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The G435 Lightspeed is much lighter and brighter (color-dependent) than its predecessor. These headsets are one of the first eco-friendly headsets in design, helping users reduce their carbon footprint.

In this review, let’s find out how this headset holds up in a highly competitive industry.

The Logitech G435 Lightspeed is designed for whom?

  • The G435 Lightspeed is an excellent choice for environmentally concerned customers.
  • This is an excellent option for gamers who want to wear it all day without for comfy.
  • The G435 is an excellent choice for anybody looking for a wireless headset that supports Bluetooth and USB.

Using the Logitech G435 Lightspeed

Logitech G435 Lightspeed and Logitech G733 Lightspeed Wireless RGB seem attractive at first sight, mostly due to their visual resemblance. Like the original, it features angular and squared-off ears and a cutaway central headband with memory foam padding. There is an option for those who prefer a different hue but still want a lively one (blue and raspberry, off-white lilac, or black and bright yellow).

Although there are certain similarities, that’s as far as it gets. The flip mic, the suspension strap band, and the RGB lights have all been omitted from the G435, which is why its battery life is just 18 hours, compared to the G733’s 29 hours (surprisingly). This may have been done to make the device carbon neutral and lighter. In addition, there is no longer a fabric covering for the drivers to keep them safe.

As a result of such alterations, the G435 looks like a ball on those with small heads. It’s flat on the sides and sticks out at the very top. Unfortunately, it doesn’t look as good in person as its marketed pictures.

Logitech’s goal with this headset is to be more environmentally friendly, provide a more comfortable choice for younger gamers, and be inexpensive. They have been fortunately successful in these areas.

When it comes to the G435’s packaging and materials, it’s manufactured from recycled plastic and certified Carbon Neutral components. The earcups don’t rotate and are also smaller, making them excellent for those with small heads— it also has one of the lightest headbands we’ve ever tested at 165 grams.

There are a couple of other aspects about it that I like. It’s surprising how well-built this headset is, considering it’s made nearly entirely of plastic. It’s also really comfortable to wear, with just the right amount of gripping force to prevent your head from spinning out of control. Because of this, its ear foams keep your head cool and dry.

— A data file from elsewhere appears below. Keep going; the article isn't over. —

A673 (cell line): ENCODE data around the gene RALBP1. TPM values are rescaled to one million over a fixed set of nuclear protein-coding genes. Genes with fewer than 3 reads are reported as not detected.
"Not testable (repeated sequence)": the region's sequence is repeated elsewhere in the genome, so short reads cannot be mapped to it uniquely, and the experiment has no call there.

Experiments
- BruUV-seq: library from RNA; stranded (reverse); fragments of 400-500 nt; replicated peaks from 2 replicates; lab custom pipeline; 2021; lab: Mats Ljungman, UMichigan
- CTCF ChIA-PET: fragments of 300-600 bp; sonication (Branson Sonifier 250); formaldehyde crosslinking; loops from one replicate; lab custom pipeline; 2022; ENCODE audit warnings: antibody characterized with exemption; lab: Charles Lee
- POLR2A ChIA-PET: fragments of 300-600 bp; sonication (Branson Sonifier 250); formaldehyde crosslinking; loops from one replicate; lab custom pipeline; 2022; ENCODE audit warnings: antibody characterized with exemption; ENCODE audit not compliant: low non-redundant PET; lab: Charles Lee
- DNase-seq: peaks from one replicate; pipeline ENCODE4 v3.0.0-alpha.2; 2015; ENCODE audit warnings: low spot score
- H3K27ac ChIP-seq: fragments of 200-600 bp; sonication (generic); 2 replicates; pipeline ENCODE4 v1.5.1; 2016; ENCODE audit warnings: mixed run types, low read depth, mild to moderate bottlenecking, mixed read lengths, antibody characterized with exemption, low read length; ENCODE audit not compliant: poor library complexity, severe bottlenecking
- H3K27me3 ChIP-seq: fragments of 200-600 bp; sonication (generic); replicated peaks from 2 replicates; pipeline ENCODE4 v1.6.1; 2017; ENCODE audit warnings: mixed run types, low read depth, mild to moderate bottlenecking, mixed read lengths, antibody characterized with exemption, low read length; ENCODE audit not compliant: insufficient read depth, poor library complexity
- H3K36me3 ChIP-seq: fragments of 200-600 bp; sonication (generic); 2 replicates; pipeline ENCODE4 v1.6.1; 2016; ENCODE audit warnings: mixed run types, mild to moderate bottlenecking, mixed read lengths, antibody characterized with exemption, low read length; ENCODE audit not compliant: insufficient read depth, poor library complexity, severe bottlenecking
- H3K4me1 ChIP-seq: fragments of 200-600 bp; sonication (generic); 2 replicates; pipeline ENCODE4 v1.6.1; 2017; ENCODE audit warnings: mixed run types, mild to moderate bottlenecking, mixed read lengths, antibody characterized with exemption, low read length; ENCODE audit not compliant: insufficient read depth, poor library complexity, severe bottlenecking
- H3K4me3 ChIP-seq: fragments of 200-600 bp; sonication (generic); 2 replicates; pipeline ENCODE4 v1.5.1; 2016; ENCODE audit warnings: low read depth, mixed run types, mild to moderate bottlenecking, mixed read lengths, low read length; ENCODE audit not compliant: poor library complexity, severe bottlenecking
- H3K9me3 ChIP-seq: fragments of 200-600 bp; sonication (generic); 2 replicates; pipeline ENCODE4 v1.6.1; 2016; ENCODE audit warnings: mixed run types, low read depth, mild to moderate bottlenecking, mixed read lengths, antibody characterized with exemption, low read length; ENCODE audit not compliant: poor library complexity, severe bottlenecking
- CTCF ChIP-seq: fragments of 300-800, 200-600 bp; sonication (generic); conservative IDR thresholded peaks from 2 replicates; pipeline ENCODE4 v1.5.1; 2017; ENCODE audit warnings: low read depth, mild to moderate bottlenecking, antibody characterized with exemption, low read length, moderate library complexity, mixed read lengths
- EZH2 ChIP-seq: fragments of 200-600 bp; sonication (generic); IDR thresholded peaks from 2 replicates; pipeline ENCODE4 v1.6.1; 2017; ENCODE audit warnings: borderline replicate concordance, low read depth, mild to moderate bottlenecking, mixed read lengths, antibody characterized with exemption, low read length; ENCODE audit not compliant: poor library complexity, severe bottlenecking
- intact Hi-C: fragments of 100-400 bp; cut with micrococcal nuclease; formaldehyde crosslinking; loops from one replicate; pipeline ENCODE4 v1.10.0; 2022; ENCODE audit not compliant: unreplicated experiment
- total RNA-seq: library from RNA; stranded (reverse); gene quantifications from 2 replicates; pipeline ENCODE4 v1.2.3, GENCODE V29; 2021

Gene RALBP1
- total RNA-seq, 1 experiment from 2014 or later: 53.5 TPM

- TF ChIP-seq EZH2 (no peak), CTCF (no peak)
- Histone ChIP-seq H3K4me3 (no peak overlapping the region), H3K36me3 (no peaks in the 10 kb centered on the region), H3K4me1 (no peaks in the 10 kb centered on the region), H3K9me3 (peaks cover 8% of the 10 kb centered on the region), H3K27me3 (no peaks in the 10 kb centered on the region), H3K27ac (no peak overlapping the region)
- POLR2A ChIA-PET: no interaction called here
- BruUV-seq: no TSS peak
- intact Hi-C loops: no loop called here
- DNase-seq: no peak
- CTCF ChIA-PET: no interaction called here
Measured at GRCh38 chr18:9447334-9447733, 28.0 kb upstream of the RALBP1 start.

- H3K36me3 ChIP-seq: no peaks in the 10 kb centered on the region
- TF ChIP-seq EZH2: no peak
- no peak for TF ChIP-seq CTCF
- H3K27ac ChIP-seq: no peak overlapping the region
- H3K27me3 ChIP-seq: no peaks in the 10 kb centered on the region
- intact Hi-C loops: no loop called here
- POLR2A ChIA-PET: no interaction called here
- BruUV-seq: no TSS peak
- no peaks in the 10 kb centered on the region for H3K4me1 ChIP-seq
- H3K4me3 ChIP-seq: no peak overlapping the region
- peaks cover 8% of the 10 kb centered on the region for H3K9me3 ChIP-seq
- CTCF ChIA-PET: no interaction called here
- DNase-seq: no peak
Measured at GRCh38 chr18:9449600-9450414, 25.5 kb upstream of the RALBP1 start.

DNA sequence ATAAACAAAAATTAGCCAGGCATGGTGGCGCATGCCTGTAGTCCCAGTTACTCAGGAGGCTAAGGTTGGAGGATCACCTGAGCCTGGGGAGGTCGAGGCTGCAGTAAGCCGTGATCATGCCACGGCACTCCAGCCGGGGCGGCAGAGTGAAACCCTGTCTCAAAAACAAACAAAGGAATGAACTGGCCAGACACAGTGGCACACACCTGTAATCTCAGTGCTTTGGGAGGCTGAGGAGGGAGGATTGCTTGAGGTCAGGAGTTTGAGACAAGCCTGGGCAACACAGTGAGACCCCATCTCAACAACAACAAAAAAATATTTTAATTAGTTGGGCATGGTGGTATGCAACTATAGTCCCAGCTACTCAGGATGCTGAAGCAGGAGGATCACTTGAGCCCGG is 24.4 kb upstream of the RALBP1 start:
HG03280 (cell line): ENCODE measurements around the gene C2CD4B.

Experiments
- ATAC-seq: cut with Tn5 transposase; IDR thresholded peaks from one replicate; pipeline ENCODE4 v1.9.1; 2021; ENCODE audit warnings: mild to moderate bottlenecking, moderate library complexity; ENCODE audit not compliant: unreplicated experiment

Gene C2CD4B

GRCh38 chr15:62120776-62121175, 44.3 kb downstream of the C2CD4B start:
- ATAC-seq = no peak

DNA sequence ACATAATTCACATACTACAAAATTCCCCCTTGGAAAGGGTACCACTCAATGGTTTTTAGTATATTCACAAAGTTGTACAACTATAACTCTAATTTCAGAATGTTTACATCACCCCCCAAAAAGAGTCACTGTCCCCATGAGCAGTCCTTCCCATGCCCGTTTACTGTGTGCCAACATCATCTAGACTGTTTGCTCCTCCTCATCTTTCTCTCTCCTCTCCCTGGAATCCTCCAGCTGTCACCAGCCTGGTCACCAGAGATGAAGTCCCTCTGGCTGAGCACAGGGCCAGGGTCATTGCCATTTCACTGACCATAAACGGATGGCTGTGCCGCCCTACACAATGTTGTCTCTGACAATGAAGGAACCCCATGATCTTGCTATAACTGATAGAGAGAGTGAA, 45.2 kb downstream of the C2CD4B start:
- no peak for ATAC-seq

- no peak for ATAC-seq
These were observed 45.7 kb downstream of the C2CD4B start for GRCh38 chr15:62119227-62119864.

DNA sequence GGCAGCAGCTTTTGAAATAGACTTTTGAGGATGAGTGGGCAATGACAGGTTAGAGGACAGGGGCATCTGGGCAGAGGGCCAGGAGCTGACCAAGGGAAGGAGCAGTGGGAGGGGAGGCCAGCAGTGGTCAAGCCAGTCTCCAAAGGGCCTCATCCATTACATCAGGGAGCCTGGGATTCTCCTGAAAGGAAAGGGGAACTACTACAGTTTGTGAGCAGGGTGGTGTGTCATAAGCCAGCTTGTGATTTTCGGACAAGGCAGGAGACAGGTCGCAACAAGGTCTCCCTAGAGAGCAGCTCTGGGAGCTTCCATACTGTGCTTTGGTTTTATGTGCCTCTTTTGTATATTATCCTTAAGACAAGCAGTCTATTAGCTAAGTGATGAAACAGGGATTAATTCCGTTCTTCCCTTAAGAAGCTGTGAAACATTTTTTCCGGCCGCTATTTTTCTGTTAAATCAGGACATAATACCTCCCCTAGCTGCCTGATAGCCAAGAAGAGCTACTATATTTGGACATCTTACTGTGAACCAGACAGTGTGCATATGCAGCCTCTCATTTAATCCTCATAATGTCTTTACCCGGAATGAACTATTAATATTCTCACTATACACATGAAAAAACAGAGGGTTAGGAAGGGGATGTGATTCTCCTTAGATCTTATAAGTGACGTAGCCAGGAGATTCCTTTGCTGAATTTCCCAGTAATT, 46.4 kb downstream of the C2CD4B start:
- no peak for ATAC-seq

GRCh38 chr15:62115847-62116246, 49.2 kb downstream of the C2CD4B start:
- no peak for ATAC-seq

The buttons are quite basic if you must say so. All controls, including power, volume up and down, and mic mute, are located on the left earcup, making it easy to make quick changes while wearing the headphones. Users can switch between Bluetooth and Lightspeed wireless networks if they press and hold the mute microphone button. Similarly, activating Bluetooth pairing mode by simultaneously pushing the mic mute and power keys is also possible. If you’re like me, you have a hard time remembering which buttons do what, so this is a creative solution to keep all the functions on the headset accessible while making things easier for users. To Logitech, though, the G435’s lack of app and software support necessitates these enhancements.

There are also audio prompts available, which I find useful. You’ll hear a rising sound when you turn on the headset. It makes a dwindling sound when it turns it off. Switching from wireless to Bluetooth and back again has its distinct sound.

There are costlier wireless headsets available, but I’d like to commend the G435 for its ability to provide wireless and Bluetooth communication. As a bonus, the Lightspeed wireless connection in my room ranges from 10 meters (33 feet), so I can roam freely across the space. No matter what gaming PC, Mac, PS4, or PS5 I use, I get the same experience.


Logitech’s 40mm speakers are adequate in terms of sound quality, but the G435’s clarity is mediocre. Although the audio quality is not terrible, it’s not great either. When it comes to music, even though you can hear important game audio aspects and have a pleasant tonality, you won’t detect any new intricacies in your favorite songs since the bass from explosions and gunfire is disappointing. When I was playing Microsoft Flight Simulator and Deathloop simultaneously, the sound effects and speech were crystal-clear. However, the bass on Baby Keem’s The Melodic Blue CD was underpowered. The FLAC rip of my Pink Floyd Dark Side of the Moon CD sounded good, but I couldn’t hear the intricacies in the background that my audiophile-oriented Sennheiser Momentum 3 headset could.